of, relating to, or composed in the moods of medieval ecclesiastical music
music that is based upon scales (often lesser used ones) rather than upon chord relationships
Of, relating to, or constituting a grammatical form or category characteristically indicating prediction of an action or state in some manner other than as is a simple fact
Of or pertaining to a mode or mood; consisting in mode or form only; relating to form; having the form without the essence or reality
modal auxiliaries
plural form of modal auxiliary
modal auxiliary
a verb used to express the mood (or tense) of another verb

Note: In the English language they are can,could, may, might, must, ought to, shall, should, will and would.

modal case
case to express ability, intention, necessity, obligation, permission, possibility, etc
modal cases
plural form of modal case
modal logic
Any formal system that attempts to deal with modalities, such as possibility and necessity, but also obligation and permission
modal scale
A tonal scale used in most forms of Western music
modal verb
An auxiliary verb whose primary function is to express mood
modal verbs
plural form of modal verb
modal auxiliary
A verb characteristically used with other verbs to express mood or tense. In English, the modal auxiliaries are can, may, must, ought, shall, should, will, and would. Also called modal. a modal verb
modal auxiliary
helping verb, auxiliary verb
modal logic
Formal systems incorporating modalities such as necessity, possibility, impossibility, contingency, strict implication, and certain other closely related concepts. The most straightforward way of constructing a modal logic is to add to some standard nonmodal logical system a new primitive operator intended to represent one of the modalities, to define other modal operators in terms of it, and to add axioms and/or transformation rules involving those modal operators. For example, one may add the symbol L, which means "It is necessary that," to classical propositional calculus; thus, Lp is read as "It is necessary that p." The possibility operator M ("It is possible that") may be defined in terms of L as Mp = Lp (where means "not"). In addition to the axioms and rules of inference of classical propositional logic, such a system might have two axioms and one rule of inference of its own. Some characteristic axioms of modal logic are: (A1) Lp p and (A2) L(p q) (Lp Lq). The new rule of inference in this system is the Rule of Necessitation: If p is a theorem of the system, then so is Lp. Stronger systems of modal logic can be obtained by adding additional axioms. Some add the axiom Lp LLp; others add the axiom Mp LMp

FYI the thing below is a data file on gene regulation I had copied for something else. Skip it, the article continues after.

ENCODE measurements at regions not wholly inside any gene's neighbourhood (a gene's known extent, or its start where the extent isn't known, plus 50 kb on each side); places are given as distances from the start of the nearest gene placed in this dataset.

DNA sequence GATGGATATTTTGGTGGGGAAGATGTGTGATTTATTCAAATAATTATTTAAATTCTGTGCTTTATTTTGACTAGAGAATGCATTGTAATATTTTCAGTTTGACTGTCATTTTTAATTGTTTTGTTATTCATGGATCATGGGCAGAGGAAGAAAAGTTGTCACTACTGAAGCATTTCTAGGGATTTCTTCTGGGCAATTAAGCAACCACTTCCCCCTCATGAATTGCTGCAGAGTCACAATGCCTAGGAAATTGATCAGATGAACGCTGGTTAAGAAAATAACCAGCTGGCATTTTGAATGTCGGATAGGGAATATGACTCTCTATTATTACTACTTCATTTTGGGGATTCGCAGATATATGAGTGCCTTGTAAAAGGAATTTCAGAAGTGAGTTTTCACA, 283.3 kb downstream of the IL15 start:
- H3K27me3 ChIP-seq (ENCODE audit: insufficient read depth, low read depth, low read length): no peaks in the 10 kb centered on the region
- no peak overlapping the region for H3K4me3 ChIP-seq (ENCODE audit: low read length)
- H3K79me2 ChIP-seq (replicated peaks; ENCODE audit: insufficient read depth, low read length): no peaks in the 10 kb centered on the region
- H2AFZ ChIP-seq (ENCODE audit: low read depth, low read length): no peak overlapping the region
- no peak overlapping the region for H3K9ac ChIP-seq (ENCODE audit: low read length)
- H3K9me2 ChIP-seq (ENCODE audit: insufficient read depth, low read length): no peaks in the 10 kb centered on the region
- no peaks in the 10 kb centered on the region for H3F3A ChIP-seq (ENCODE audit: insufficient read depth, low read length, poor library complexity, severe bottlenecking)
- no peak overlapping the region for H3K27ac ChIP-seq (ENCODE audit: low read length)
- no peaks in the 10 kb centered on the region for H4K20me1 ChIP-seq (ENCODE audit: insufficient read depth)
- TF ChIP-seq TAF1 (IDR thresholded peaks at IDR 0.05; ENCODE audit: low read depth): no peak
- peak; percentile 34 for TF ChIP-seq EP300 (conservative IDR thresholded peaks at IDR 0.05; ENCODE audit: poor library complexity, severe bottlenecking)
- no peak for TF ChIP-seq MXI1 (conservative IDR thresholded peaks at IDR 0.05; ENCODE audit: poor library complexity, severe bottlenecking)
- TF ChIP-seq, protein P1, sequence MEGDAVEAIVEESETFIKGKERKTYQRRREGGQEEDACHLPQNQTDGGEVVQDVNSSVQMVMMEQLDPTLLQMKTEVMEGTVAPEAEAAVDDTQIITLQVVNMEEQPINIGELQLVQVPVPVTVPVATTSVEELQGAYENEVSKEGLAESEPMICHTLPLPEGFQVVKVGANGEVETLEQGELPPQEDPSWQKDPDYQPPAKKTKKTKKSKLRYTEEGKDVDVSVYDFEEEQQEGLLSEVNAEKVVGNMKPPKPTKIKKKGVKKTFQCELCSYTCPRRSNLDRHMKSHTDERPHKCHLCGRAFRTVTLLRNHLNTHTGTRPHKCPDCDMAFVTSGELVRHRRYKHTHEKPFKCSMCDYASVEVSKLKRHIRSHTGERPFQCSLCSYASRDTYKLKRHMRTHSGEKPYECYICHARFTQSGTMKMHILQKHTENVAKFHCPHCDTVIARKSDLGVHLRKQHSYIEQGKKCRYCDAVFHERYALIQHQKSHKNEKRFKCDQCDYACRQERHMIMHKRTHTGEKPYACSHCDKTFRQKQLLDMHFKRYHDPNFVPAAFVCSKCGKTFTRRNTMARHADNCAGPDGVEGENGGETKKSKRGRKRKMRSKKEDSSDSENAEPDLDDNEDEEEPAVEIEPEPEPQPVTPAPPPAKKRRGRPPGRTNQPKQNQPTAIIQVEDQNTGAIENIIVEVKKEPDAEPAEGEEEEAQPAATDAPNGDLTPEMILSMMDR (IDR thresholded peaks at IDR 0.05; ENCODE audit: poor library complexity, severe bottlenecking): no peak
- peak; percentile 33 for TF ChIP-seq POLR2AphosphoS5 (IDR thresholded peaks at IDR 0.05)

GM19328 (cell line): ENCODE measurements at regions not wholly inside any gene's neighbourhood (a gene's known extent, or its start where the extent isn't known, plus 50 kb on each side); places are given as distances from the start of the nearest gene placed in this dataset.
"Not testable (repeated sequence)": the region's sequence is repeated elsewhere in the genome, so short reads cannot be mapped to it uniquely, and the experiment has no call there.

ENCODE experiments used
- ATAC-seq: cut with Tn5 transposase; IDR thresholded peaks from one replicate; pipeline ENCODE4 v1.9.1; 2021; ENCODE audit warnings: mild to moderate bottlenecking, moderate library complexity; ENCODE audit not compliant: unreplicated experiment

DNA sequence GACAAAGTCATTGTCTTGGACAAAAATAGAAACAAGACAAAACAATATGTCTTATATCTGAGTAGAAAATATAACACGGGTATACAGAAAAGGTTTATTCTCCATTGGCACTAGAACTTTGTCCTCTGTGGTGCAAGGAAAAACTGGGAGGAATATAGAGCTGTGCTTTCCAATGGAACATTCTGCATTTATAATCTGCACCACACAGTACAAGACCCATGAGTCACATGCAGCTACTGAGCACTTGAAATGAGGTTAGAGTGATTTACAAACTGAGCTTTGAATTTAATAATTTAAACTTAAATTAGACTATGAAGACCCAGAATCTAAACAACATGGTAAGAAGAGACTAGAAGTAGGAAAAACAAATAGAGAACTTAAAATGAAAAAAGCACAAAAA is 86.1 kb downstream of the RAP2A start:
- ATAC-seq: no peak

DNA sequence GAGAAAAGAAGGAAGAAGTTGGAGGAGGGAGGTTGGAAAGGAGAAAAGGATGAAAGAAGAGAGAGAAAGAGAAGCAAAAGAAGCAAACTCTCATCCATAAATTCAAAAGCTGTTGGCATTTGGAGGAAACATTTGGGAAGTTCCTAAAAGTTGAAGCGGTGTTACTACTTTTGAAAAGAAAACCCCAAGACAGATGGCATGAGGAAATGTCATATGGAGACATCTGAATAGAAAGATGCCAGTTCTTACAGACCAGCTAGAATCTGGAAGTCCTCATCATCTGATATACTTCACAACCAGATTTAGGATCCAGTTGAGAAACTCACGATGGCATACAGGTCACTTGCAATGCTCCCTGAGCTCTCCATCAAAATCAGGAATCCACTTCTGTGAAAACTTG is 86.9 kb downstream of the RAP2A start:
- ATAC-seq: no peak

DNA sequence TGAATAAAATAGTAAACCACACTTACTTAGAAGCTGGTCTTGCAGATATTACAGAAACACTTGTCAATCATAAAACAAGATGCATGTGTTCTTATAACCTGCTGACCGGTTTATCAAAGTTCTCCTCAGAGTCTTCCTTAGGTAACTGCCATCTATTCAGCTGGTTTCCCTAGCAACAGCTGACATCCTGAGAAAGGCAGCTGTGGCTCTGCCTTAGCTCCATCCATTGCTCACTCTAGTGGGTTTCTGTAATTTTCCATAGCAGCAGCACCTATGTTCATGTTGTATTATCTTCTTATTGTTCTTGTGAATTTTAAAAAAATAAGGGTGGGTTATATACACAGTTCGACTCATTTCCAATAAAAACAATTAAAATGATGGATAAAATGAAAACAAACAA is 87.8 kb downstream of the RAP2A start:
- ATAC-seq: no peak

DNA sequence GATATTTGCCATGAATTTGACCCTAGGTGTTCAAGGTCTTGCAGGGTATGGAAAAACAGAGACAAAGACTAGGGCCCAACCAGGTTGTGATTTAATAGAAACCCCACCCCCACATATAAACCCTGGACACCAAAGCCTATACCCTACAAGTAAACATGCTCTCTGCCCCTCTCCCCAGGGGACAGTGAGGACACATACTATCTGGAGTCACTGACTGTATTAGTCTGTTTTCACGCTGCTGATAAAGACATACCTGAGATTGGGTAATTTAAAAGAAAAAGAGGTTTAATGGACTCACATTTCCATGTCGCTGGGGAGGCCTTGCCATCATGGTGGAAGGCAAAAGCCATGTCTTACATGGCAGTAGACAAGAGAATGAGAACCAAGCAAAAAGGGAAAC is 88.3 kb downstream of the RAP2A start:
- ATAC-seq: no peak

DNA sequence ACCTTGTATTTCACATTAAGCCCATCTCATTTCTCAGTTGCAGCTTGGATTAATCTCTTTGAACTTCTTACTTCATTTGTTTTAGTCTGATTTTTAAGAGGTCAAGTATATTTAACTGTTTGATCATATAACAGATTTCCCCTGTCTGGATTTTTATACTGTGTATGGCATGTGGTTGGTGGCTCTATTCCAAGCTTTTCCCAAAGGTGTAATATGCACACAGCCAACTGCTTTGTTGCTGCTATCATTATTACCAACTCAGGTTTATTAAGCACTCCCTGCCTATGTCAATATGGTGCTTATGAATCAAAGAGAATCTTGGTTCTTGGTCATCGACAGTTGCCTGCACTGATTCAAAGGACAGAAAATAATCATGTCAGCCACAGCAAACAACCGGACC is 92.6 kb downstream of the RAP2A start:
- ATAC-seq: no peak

modal logic
a system of logic whose formal properties resemble certain moral and epistemological concepts the logical study of necessity and possibility
modal share
The percentage of trips using a given mode of travel
modal share
The percentage of total passengers or freight moved by a particular type of transportation
modal share
The ratio of trips of a specific travel mode over the total number of trips
modal split
A term which describes how many people use alternative forms of transportation Frequently used to describe the percentage of people using private automobiles as opposed to the percentage using public transportation
modal split
The relative use that companies make of transportation modes; the statistics include ton-miles, passenger-miles, and revenue